Here’s the thing about life: We’ll never know when it will be taken from us. One minute, we’re well and alive; the next minute, a freak accident takes our lives, leaving our families bereaved and confused. And here’s another thing that you need to know about life: Death leaves not only broken hearts but also financial hardships due to inaccessible and indecipherable files by the departed.
It’s true. Death means money. You need money to spend on the funeral services. You need money for the hospital bills. You need money to hire a property solicitor in Townsville or other cities to sell the house of the departed. If you’re one of the beneficiaries, you need to fix the assets and liabilities left to you.
At one point or another, you’ll wonder why these couldn’t have been fixed when your loved one was still alive. Why couldn’t your father or mother gather all the necessary documents in one place? Why do these documents need to be all over the place? Ask yourself this question: Do you have a death folder yourself? Do you have a file in your computer or a notebook where information about your insurance, properties, and liabilities is written down?
What’s a Death Folder?
Death is never an easy subject to discuss. It’s uncomfortable. But if you want to make sure that your family is well protected when something happens to you, this is a topic that you cannot leave undiscussed. A death folder is a compilation of all the information your family needs in the event of your death. It has information about the properties you have, your bank accounts, your last will and testament, and your liabilities.
A death folder aims to make it easy for the bereaved to take care of their loved one’s possessions. It can be in the form of a notebook containing all the necessary information, or it can be saved as a file on the computer. But here’s where another problem lies: How can you gain access to a loved one’s electronic files if you don’t know their passwords and credentials?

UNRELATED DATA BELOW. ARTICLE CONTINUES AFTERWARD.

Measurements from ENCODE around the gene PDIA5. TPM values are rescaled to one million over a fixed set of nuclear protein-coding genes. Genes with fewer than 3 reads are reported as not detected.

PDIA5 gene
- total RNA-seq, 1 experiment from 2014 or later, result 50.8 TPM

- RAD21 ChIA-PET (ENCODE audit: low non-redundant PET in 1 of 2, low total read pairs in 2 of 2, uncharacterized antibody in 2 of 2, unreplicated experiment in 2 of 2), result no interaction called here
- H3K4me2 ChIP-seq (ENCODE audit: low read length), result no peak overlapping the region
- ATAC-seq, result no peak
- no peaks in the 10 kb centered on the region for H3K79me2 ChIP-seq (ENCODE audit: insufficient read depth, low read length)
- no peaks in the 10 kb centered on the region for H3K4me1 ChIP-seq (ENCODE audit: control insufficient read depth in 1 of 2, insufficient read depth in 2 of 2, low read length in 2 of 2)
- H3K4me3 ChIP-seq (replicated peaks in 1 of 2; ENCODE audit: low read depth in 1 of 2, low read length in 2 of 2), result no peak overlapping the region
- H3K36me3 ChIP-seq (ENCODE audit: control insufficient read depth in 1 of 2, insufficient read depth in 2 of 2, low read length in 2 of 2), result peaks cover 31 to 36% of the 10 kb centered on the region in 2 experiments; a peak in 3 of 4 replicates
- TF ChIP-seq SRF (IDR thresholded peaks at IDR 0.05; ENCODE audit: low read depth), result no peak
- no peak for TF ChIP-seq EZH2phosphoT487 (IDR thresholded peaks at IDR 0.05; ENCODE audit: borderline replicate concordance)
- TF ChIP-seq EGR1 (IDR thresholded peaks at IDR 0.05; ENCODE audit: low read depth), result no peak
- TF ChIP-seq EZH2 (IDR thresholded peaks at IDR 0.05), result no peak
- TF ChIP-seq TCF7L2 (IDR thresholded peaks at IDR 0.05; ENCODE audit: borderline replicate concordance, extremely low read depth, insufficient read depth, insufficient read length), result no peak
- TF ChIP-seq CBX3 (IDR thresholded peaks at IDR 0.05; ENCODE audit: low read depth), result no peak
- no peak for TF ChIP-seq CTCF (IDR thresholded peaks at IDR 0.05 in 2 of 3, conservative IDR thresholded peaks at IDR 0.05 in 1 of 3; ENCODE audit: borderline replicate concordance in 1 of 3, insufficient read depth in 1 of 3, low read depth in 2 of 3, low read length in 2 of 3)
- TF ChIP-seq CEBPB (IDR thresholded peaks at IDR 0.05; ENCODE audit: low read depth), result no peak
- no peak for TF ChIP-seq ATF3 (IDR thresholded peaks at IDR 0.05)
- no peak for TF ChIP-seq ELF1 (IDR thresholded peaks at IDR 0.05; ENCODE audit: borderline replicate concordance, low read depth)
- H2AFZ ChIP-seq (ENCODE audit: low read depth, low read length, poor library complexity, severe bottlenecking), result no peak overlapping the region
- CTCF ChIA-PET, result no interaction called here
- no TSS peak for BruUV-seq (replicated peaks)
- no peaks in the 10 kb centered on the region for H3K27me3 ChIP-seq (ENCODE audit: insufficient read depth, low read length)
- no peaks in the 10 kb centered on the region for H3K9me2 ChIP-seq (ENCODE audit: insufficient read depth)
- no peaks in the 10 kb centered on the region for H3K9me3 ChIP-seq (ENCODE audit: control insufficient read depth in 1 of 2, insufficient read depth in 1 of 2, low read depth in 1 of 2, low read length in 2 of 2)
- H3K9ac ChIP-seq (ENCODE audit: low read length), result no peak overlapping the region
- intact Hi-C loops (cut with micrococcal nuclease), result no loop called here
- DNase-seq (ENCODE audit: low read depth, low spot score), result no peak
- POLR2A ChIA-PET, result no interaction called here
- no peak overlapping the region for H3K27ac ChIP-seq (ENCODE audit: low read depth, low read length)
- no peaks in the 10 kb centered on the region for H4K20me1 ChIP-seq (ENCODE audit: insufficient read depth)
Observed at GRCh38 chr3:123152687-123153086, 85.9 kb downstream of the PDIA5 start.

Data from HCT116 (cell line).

That’s why it’s still important to keep a notebook listing down the information your loved ones will need in case of your death. Just make sure that this notebook is stored in a safe and secure place that can be accessed only upon your death. Use this notebook solely to store information about your assets and liabilities and special wishes upon your death.
What Should Be in Your Death Folder?
These are the basic things that should be in your death folder: the contact number of your lawyer, a copy of your last will and testament, details of the relevant people to contact when you die, your insurance policies, a list of your possessions, bank account details, investments, and computer passwords.
Your loved ones must have access to your bank accounts and computers. If they don’t have the money for your funeral expenses, they can get the amount they need from your account (as long as they tell about it to the other beneficiaries). And to save time and hassle, let them know your computer passwords so that they can retrieve photos and delete social media accounts.
Make sure to update the information in your death folder. Every time you change your passwords, change the ones written in your death files, too. This will make it easy for your family to manage your assets and liabilities when something happens to you. Also, only entrust this death folder to someone you know has the best intentions.